4 times when sports parents struggle to do what’s best for their athletes

By Janis Meredith | Posted 4/2/2018

Along with many sports parents, I naturally assumed that I knew what was best for my children as they grew up. After all, I knew them better than anyone; I understood their quirks, their weaknesses and their strengths. And because of that, I certainly knew what they did and didn’t need.

Now that I’m able to see things from a veteran mom perspective – my kids are 24, 27, and 30 years old – I’ll admit what I wanted for my children was not always what was best for them.

No one should tell you how to be a parent to your children. Indeed, you probably do know them better than anyone. But sometimes that does not translate into actions that are actually best for them.

RELATED CONTENT: 20 nutritious snacks for football players

Are you the parent of a youth, middle school or high school football player who’s looking for more tips or resources? Check out our Parent Guide, Parents 101 course, nutritious recipes and more.

Here are four instances when you may find it hard to be objective and actually do the thing that’s best for them in the long run.

1. When you want to fight for your child

When our kids are little, we absolutely should be their protectors and there are times as they grow when they still need our protection. But chances are pretty good that youth sports is not one of those times.

Parental instinct tells you to fight for your children because you want them to be happy, to succeed, and to feel good about themselves. But fighting for your children is not always what’s best for them.

If your children are struggling and you are tempted to step in and go to battle for them, remind yourself that what’s actually best for them in that moment is to learn how to fight for themselves. They need your support, they need someone to guide them through it, but they do not need you to do all the hard work.

What’s best for your children is for them to grow their own courage muscles and they can only do that if you stop doing their fighting for them.

RELATED CONTENT: 5 things coaches don't want to hear from your child

2. When you insist your child play the sport YOU want

It may very well be that the sport you’ve chosen is better suited to your child’s skills and size, but if your young athlete does not want to play it, then they’re headed down a path that could result in burnout and quitting early.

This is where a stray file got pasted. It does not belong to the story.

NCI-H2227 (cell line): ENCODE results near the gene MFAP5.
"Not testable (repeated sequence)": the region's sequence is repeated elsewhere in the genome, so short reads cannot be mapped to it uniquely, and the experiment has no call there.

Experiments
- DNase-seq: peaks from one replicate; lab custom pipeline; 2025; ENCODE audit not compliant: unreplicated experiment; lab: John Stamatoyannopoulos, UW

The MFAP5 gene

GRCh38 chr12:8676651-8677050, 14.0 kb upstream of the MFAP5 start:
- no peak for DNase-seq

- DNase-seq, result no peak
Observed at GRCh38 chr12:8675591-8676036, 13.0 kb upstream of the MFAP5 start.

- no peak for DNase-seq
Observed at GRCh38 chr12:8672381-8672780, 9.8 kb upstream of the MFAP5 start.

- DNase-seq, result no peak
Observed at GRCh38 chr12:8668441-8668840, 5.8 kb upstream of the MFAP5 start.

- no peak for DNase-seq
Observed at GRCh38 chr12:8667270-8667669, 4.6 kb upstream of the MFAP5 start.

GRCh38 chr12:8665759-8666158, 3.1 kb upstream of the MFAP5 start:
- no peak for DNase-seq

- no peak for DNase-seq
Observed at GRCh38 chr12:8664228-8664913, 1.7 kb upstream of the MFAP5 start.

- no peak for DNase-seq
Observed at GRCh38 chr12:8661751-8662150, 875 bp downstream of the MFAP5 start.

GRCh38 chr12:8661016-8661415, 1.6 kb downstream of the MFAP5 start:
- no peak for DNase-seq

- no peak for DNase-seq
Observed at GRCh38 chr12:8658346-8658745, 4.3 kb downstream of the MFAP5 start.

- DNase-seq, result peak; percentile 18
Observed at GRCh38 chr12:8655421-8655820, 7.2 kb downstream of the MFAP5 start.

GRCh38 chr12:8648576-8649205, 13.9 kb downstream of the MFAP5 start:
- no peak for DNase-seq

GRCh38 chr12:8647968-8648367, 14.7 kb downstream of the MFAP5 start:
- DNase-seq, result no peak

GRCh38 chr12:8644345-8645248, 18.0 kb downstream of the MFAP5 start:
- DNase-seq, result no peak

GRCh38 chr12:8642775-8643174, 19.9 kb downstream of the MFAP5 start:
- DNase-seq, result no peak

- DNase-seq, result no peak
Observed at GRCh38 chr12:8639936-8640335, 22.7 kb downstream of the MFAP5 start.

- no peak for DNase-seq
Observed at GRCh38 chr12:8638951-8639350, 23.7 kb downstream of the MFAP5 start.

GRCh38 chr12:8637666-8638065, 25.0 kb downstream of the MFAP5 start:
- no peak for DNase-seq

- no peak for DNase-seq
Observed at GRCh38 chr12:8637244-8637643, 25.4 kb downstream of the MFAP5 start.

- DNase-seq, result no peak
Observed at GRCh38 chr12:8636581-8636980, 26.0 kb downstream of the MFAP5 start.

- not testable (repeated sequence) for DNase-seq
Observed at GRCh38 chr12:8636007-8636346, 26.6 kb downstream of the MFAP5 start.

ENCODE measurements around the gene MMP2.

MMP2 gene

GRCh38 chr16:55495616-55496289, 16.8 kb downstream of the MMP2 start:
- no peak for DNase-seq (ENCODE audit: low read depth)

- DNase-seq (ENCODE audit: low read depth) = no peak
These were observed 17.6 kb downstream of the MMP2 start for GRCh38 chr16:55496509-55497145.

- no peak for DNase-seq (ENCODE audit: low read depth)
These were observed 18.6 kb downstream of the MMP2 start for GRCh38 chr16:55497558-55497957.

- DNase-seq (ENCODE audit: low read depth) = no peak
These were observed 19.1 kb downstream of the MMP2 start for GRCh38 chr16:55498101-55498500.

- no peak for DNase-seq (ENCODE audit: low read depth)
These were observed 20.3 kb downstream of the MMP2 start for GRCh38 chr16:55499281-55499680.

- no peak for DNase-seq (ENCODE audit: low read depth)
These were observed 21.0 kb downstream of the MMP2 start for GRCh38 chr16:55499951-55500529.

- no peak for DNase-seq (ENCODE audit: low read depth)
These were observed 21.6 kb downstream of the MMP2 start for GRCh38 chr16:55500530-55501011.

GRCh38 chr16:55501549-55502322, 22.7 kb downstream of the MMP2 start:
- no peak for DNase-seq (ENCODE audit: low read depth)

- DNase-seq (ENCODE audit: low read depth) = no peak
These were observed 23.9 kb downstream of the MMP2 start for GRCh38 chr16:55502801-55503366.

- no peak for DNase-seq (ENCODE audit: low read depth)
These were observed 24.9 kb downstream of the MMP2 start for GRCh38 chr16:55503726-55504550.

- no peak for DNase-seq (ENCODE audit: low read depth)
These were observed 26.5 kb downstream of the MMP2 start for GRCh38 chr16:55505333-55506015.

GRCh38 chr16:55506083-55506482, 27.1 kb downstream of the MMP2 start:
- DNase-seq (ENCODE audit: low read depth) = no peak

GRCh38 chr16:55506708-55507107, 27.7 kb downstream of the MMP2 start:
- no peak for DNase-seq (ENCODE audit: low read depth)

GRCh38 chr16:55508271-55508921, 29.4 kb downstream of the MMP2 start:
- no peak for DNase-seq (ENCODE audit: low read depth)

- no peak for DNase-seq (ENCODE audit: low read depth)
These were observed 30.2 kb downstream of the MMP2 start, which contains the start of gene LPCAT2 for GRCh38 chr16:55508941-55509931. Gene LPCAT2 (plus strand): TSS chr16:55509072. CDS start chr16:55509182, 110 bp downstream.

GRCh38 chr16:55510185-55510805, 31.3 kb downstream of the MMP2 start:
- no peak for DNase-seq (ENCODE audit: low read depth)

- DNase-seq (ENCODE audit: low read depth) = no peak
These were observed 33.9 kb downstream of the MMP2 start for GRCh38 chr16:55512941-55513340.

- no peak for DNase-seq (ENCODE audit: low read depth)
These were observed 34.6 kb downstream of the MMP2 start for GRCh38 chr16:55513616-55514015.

This is a lesson that your children will have to learn the hard way. If they don’t like your suggestion and want to play another sport — and you are thinking, no, you’re not made for that sport — then it will be very hard to back off and let them try and perhaps fail.

We let our three kids choose the sports they wanted to play, even if they were not particularly skilled. They soon learned they were better suited for another sport. But the attempts always gave them good experience and taught them some hard lessons along the way.

RELATED CONTENT: 4 signs you're overestimating your child's sports abilities

3. When you push them in an attempt to motivate

There are times when a little pushing, by way of encouraging and challenging, is good for your athlete. But when that push turns into an everyday and overdone habit, then pushing could end up doing more harm than good.

There’s a couple reasons for this. One is that constant pushing can cause tension in the parent/child relationship. Another is that constant pushing is another way of nagging, and the more parents nag, the less they are heard.

Give them a little push once, then let it go. You cannot force your children to be motivated; that’s something they have to muster on their own.

4. When you are motivated by what YOU want

What I wanted when my kids played sports was for them to always be starters, always play a lot, and always get the recognition they deserved. I let those desires motivate some of my behavior until I learned their journey was not about me and my wants.

As your kids play sports, don’t let your wants and wishes determine what you deem is best for your kids. Let their passions and skills guide their choices and watch them blossom.

I can’t tell you how many times I’ve observed parents who I knew were not doing what was best for their child. But it’s easy for bystanders like me to see things a biased parent can’t. Simply put, parents struggle with objectivity when it comes to their kids. It’s a natural response borne out of love.

But if you can recognize that love sometimes takes on the form of doing what doesn’t feel best, but what actually is, then you are on the first step to being a parent who actually is doing what’s best.

Janis B. Meredith is a life coach for sports parents. She provides resources to help parents raise champions. Learn more about how she can help parents have Less Stress and More Fun in Youth Sports.